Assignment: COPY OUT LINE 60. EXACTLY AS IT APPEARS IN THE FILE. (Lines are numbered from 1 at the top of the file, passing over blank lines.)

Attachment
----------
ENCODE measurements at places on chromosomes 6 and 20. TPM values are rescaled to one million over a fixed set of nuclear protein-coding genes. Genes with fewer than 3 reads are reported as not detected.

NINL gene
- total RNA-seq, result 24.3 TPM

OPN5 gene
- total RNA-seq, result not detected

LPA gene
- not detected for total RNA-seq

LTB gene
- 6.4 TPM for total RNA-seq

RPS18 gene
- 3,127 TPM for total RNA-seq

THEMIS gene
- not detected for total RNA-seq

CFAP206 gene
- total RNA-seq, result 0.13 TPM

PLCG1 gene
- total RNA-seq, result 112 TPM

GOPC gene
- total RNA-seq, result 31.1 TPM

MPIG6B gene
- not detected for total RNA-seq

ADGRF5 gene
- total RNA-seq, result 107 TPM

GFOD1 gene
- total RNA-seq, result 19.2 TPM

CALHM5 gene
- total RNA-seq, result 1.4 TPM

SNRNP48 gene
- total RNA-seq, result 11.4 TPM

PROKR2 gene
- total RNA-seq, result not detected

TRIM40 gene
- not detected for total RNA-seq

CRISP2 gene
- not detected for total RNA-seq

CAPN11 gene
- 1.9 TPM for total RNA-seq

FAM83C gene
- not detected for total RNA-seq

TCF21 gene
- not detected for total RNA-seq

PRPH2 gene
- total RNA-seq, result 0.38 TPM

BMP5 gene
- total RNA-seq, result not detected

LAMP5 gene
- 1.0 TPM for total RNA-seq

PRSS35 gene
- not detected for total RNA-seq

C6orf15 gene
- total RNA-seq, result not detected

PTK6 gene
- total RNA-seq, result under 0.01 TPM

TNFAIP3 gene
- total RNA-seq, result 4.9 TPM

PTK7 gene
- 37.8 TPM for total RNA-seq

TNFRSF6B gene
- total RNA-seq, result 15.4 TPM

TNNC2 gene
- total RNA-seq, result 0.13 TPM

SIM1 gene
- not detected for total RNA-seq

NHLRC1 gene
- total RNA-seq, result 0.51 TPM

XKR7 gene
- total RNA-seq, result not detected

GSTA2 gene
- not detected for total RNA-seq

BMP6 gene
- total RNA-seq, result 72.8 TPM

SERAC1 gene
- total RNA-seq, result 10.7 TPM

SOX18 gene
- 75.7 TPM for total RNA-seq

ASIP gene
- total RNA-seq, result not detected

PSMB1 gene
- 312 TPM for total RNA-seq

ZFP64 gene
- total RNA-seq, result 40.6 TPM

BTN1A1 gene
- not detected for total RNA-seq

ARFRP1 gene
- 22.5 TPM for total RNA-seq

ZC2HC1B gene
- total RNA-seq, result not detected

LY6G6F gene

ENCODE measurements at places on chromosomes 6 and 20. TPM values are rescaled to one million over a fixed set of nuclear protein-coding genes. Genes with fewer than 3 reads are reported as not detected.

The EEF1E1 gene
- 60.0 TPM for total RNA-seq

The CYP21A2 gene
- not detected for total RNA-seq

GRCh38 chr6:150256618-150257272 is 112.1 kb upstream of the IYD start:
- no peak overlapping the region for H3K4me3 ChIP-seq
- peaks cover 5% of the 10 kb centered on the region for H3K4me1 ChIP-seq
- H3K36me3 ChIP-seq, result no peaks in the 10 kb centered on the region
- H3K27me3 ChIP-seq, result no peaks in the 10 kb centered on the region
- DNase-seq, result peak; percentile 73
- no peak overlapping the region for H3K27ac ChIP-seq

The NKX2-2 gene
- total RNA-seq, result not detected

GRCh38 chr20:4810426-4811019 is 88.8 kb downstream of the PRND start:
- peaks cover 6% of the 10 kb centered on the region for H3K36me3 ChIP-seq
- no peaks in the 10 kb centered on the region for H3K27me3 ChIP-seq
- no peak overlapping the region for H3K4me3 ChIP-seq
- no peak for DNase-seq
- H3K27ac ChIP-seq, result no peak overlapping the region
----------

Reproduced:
TNNC2 gene